The mining industry has had a devastating impact on ecosystems worldwide. Is there any hope in sight?
A global campaign to boycott what activists are calling “dirty gold” gained its 100th official follower three days before Valentine’s Day.
The pledge was launched in 2004 by the environmental group Earthworks, which has asked retail companies not to carry gold that was produced through environmentally and socially destructive mining practices. Eight of the ten largest jewelry retailers in the United States have now made the pledge, including Tiffany & Co., Target and Helzberg Diamonds. The No Dirty Gold campaign is anchored in its “golden rules,” a set of criteria encouraging the metal mining industry to respect human rights and the natural environment.
While the list of retailers aligned in their opposition to dirty gold continues to grow longer, most gold remains quite filthy. The majority of the world’s gold is extracted from open pit mines, where huge volumes of earth are scoured away and processed for trace elements. Earthworks estimates that, to produce enough raw gold to make a single ring, 20 tons of rock and soil are dislodged and discarded.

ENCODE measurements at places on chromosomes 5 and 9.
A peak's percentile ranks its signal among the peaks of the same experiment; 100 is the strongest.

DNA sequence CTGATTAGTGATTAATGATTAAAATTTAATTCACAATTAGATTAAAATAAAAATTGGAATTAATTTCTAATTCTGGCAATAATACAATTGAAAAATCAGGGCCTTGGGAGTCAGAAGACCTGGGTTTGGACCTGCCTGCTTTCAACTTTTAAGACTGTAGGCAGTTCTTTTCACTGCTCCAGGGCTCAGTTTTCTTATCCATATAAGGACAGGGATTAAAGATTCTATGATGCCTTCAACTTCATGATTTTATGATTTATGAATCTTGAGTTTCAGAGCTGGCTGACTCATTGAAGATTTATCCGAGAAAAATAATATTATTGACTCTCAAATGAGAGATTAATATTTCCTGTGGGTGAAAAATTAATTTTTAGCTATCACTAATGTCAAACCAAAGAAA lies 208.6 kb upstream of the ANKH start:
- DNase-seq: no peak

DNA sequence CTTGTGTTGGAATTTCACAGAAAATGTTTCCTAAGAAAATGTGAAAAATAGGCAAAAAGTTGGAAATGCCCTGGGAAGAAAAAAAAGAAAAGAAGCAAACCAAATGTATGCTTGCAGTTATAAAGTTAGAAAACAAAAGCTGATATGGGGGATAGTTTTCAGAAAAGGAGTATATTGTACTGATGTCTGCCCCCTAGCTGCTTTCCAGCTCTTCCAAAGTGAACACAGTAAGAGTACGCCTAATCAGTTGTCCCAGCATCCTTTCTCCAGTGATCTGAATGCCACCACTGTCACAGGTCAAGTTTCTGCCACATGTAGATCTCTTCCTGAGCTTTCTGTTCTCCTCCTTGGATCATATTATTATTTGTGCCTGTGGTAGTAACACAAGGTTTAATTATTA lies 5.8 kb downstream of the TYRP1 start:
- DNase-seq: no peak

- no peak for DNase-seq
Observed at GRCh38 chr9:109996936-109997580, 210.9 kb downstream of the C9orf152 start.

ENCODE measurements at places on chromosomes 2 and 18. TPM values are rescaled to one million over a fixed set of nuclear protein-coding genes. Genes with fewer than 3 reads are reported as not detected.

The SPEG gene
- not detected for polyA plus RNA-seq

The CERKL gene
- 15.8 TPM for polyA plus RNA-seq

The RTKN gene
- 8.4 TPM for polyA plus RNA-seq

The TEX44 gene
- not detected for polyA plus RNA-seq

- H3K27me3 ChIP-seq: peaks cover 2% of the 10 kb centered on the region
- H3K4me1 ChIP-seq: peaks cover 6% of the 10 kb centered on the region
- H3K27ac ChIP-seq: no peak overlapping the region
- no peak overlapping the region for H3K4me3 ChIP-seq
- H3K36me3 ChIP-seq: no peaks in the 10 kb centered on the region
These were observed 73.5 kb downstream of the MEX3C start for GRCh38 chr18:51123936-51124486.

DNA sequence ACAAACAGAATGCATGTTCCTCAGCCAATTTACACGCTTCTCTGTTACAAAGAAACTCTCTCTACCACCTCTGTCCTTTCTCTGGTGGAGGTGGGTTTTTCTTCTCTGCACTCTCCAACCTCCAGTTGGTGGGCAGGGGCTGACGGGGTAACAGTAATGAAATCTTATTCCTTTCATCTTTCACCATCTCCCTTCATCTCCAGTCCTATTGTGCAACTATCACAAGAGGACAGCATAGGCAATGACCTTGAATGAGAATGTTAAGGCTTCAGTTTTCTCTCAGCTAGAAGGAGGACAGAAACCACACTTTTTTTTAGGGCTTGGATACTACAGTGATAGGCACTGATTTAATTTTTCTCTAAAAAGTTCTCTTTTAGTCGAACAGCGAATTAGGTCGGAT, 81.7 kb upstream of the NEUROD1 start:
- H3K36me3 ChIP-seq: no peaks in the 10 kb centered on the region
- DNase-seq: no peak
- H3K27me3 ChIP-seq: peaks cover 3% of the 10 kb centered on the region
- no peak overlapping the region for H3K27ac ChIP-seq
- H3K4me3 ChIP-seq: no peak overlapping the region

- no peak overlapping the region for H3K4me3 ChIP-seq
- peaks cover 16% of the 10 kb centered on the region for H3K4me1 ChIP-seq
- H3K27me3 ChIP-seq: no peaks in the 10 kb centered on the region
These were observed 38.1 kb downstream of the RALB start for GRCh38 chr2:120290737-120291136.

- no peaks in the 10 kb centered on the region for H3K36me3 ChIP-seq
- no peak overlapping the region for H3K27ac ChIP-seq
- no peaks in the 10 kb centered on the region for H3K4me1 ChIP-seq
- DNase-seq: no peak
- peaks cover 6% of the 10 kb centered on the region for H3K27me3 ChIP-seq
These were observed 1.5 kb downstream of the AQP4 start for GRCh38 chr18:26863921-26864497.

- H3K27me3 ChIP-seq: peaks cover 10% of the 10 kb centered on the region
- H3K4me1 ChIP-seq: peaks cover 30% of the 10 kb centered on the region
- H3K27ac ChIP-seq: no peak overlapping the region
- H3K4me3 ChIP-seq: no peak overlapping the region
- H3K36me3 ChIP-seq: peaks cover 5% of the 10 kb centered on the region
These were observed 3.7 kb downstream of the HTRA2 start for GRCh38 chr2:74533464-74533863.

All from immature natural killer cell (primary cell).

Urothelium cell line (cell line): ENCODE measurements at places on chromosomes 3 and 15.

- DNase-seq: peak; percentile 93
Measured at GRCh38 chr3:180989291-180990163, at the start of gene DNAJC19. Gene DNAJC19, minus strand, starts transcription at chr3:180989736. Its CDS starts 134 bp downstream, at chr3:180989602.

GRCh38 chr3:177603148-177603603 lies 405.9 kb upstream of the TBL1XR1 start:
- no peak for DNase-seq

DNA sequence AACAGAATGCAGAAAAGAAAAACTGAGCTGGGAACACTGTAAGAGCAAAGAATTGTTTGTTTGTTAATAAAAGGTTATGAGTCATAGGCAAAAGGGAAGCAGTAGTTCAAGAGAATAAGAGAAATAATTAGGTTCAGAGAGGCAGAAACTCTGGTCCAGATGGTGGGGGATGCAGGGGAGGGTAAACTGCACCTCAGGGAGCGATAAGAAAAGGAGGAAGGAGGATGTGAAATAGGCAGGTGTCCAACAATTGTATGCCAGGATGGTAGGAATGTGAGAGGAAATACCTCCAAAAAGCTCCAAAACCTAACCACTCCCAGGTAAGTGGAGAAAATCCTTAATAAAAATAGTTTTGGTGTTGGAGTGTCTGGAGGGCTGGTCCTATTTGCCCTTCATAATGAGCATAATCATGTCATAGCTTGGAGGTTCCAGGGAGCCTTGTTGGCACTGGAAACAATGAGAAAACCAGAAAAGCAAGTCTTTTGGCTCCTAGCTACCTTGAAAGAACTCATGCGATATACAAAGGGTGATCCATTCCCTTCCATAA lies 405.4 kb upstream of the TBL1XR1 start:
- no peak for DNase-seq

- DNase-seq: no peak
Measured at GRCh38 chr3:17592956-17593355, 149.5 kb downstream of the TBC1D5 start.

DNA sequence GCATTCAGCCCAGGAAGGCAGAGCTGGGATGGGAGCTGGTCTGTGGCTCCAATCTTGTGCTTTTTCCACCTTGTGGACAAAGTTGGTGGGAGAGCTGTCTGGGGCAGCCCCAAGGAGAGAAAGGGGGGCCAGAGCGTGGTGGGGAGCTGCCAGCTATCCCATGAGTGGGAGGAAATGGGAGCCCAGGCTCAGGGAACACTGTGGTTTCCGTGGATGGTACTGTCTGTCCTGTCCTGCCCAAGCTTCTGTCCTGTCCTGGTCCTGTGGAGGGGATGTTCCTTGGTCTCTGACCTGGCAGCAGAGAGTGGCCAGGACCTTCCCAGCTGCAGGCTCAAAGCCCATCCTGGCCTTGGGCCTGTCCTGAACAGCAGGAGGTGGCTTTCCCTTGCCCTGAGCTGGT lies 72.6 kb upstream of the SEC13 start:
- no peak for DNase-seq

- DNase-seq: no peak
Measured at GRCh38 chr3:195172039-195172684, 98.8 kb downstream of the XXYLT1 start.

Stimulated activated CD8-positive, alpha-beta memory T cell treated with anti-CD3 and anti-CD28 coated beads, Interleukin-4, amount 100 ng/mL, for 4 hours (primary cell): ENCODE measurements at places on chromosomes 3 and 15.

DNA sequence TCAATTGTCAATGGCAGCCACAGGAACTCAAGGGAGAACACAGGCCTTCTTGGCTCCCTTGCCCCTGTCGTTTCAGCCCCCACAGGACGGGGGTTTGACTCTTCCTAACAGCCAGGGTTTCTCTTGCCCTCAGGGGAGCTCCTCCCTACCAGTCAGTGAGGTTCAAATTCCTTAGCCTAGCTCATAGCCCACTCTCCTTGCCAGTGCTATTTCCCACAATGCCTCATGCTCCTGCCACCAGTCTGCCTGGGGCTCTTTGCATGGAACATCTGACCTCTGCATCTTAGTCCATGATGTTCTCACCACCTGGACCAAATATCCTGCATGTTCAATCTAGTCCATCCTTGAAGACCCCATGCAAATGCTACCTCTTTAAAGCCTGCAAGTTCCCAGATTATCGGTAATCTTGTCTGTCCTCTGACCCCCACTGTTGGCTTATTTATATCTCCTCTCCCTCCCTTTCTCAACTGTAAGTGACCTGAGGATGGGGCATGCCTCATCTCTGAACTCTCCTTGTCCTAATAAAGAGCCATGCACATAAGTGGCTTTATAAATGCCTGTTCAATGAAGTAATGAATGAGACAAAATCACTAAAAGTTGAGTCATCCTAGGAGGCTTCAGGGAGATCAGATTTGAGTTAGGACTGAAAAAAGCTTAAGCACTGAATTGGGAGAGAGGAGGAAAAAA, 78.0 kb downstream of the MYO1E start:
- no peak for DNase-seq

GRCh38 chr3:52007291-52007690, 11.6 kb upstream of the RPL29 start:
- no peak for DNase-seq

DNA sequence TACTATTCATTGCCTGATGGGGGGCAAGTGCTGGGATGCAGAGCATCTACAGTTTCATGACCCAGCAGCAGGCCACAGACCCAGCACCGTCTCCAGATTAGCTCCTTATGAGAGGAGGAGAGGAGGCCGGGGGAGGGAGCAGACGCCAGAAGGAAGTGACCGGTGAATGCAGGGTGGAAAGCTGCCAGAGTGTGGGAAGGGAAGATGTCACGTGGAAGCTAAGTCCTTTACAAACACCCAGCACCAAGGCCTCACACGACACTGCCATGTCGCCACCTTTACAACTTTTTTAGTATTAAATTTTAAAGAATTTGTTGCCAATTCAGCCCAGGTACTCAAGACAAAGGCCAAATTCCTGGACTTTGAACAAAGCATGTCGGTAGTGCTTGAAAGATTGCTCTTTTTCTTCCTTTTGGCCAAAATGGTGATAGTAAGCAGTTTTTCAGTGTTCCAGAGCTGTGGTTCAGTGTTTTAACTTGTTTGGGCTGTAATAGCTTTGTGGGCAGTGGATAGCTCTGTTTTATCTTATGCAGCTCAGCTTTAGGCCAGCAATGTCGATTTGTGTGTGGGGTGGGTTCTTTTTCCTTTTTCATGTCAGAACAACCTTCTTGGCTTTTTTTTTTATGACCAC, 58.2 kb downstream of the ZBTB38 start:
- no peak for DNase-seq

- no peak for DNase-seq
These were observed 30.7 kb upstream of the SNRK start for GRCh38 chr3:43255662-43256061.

Much of this waste carries with it mercury and cyanide, which are used to extract the gold from the rock. The resulting erosion clogs streams and rivers and can eventually taint marine ecosystems far downstream of the mine site. Exposing the deep earth to air and water also causes chemical reactions that produce sulfuric acid, which can leak into drainage systems. Air quality is also compromised by gold mining, which releases hundreds of tons of airborne elemental mercury every year.
Gold has traditionally been a gift of love, and, not surprisingly, jewelry sales spike around Valentine’s Day. According to a recent survey released by National Jeweler, about 20 percent of Americans who planned to give a Valentine’s Day gift this year said they would be buying jewelry—sales estimated to total about $4 billion. Thus, activists see Valentine’s Day as a prime opportunity to educate consumers and stifle the trade of dirty gold. Payal Sampat, Earthworks’ director of the No Dirty Gold campaign, wants consumers to understand the back story of the gold industry. This, she believes, would spur an improvement in mining practices.
“We believe gold and metal mining can be done much more responsibly,” Sampat says. “It’s feasible, but consumers need to think about the impacts they have when they buy jewelry.”
But the demand for gold is tremendous now. Several months ago, gold’s value hit $1,800 an ounce. It has since dropped to roughly $1,300—though that’s still five times its price in the late 1990s. The money to be made at all levels of the industry, from laborers knee-deep in mud to executive officers reaping thousands of dollars a day, creates powerful incentive to find gold—even though doing so may now be harder than ever. Alan Septoff, communications manager for the No Dirty Gold campaign, says that easily accessible gold has become scarcer and scarcer through time. “What we have left in most mines is very low-quality ore, with a greater ratio of rock to gold,” Septoff said.
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